ARGUMENT

AN "ENTERPRISE ENGAGED IN COMMERCE" UNDER SECTION 203(s)(1)(A)(i) OF THE FLSA INCLUDES EMPLOYEES HANDLING "MATERIALS" THAT HAVE MOVED IN INTERSTATE COMMERCE, AND THUS ENCOMPASSES BUSINESSES WHOSE EMPLOYEES, IN THE COURSE OF PERFORMING THEIR JOBS, USE SUPPLIES OR TOOLS THAT HAVE TRAVELED IN INTERSTATE COMMERCE

    1.    Prior to 1961, the application of the FLSA was based solely on whether an individual employee was covered, i.e., was "engaged in commerce or the production of goods for commerce." [7] The FLSA Amendments of 1961 substantially broadened the Act by adding enterprise coverage. Thus, after 1961, the FLSA also applied to all non-exempt employees of an enterprise engaged in commerce or in the production of goods for commerce. Fair Labor Standards Amendments of 1961, secs. 2(c), 5(b), and 6(a), §§ 3(r) and (s), 6(b), and 7(a), 75 Stat. 65, 65-67, 69; see Tony & Susan Alamo Foundation v. Sec'y of Labor, 471 U.S. 290, 295 n.8 (1985) ("Enterprise coverage substantially broadened the scope of the Act to include any employee of an enterprise engaged in interstate commerce, as defined by the Act.").

    Section 3(s)(1) of the FLSA, as amended in 1974, provides, in relevant part:

"Enterprise engaged in commerce or in the production of goods for commerce" means an enterprise that –

(A)(i) has employees engaged in commerce or in the production of goods for commerce, or that has employees handling, selling, or otherwise working on goods or materials that have been moved in or produced for commerce by any person . . . .

    29 U.S.C. 203(s)(1)(A)(i) (emphases added). [8] The FLSA Amendments of 1974 thus explicitly prescribe that enterprise coverage includes the handling by employees of out-of-state goods or materials consumed in the course of the employer's business. [9] As stated in the committee report:

In addition to expanding coverage, the bill amends section 3(s) by changing the word "including" to "or" to reflect more clearly that the "including" clause was intended as an additional basis of coverage. This is, in fact, the interpretation given to the clause by the courts. The bill also adds the words "or materials" after the word "goods" to make clear the Congressional intent to include within this additional basis of coverage the handling of goods consumed in the employer's business, as, e.g., the soap used by a laundry. The "handling" language was added based on a retrospective view of the effect of substandard wage conditions.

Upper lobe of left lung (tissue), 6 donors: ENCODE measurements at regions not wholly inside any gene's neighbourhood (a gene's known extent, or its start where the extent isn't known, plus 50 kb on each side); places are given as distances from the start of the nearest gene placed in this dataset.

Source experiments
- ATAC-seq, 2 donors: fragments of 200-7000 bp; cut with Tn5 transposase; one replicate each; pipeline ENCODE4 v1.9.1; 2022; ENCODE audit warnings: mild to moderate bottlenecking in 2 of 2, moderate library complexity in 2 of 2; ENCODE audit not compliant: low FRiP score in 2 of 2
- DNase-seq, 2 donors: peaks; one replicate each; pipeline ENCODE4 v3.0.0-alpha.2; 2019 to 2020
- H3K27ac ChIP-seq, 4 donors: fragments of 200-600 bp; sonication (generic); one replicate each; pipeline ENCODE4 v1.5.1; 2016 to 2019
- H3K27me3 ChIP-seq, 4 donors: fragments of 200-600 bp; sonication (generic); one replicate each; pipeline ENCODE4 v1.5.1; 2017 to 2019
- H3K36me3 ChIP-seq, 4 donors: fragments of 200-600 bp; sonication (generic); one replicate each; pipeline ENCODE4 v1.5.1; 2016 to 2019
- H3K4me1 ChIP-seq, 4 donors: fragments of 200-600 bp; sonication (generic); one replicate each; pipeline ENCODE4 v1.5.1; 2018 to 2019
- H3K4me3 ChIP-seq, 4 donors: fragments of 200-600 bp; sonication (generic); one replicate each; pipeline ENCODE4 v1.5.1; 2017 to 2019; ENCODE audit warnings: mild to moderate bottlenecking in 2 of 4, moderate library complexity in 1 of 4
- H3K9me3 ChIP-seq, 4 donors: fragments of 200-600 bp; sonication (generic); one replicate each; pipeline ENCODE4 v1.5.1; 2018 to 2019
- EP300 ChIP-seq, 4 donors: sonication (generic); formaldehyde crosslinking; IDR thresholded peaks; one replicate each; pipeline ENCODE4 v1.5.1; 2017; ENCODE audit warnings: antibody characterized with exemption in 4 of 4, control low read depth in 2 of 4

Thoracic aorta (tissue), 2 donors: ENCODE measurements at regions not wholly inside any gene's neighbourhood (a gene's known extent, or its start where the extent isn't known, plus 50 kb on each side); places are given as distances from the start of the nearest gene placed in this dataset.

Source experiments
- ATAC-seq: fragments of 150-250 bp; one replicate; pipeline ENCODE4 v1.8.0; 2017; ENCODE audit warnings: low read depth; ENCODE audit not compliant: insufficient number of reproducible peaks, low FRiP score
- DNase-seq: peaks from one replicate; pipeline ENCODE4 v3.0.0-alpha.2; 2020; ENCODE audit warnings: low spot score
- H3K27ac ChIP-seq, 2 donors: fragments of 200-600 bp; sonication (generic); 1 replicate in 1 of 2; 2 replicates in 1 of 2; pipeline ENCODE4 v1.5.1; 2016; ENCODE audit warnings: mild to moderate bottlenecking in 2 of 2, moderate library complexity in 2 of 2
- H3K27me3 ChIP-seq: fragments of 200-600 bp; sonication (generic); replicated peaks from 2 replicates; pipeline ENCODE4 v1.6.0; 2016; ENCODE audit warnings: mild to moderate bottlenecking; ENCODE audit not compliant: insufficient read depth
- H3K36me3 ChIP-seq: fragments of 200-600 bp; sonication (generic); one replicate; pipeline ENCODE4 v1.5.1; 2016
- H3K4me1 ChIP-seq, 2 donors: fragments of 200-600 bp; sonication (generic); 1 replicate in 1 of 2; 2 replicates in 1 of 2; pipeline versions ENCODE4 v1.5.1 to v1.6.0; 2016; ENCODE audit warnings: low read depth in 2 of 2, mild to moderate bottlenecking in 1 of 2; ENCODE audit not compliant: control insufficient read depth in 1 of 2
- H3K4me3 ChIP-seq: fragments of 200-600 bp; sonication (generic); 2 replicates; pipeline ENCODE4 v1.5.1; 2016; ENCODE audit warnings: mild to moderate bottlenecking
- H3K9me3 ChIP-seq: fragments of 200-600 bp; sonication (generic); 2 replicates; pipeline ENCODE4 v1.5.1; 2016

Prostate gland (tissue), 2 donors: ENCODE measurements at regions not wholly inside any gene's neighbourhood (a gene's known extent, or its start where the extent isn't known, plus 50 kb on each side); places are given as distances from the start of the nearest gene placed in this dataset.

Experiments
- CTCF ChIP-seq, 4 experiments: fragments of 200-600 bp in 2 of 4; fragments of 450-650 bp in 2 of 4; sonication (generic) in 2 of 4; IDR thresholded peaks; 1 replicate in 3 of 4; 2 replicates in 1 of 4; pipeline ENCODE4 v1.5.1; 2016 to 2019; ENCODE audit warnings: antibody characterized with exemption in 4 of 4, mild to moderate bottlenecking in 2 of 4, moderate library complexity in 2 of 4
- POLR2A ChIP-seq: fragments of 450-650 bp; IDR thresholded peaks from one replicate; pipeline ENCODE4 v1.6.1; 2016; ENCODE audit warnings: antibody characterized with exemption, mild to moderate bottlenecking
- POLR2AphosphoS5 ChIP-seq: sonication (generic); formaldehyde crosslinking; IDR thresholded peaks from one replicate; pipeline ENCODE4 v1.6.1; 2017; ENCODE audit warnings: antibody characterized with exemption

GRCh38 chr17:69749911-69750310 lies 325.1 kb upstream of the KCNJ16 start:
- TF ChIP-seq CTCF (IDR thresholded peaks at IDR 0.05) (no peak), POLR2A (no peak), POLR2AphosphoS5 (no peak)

. . . .
Although a few district courts have erroneously construed the "handling" clause as being inapplicable to employees who handle goods used in their employer's own commercial operations, the only court of appeals to decide this question, Brennan v. Dillion, 483 F.2d 1334 (C.A. 10), and the majority of the district courts have held otherwise and the addition of the words "and materials" will clarify this point.

    S. Rep. No. 690, 93rd Cong., 2d Sess. (1974), p. 17 (citations omitted). Thus, absent the addition of the word "materials," enterprise coverage arguably would not have encompassed handling out-of-state materials (such as tools or office supplies) used in the course of one's business. See 29 U.S.C. 203(i) (defining "goods" as specifically "not includ[ing] goods after their delivery into the actual physical possession of the ultimate consumer [of those goods]"). By adding "materials," however, Congress left no doubt that it intended to include within the scope of enterprise coverage the activities of employees using materials (such as tools or office supplies) that have previously traveled in interstate commerce. Because the legislative history is dispositive, a court need go no further in its analysis of the meaning of enterprise coverage as it relates to handling materials that have moved in interstate commerce. See Davis v. Southern Energy Homes, Inc., 305 F.3d 1268, 1278 (11th Cir. 2002) (it is consistent with Chevron U.S.A., Inc. v. Natural Res. Def. Council, Inc., 467 U.S. 837, 843-44 (1984), to use legislative history as a primary tool to decipher congressional intent).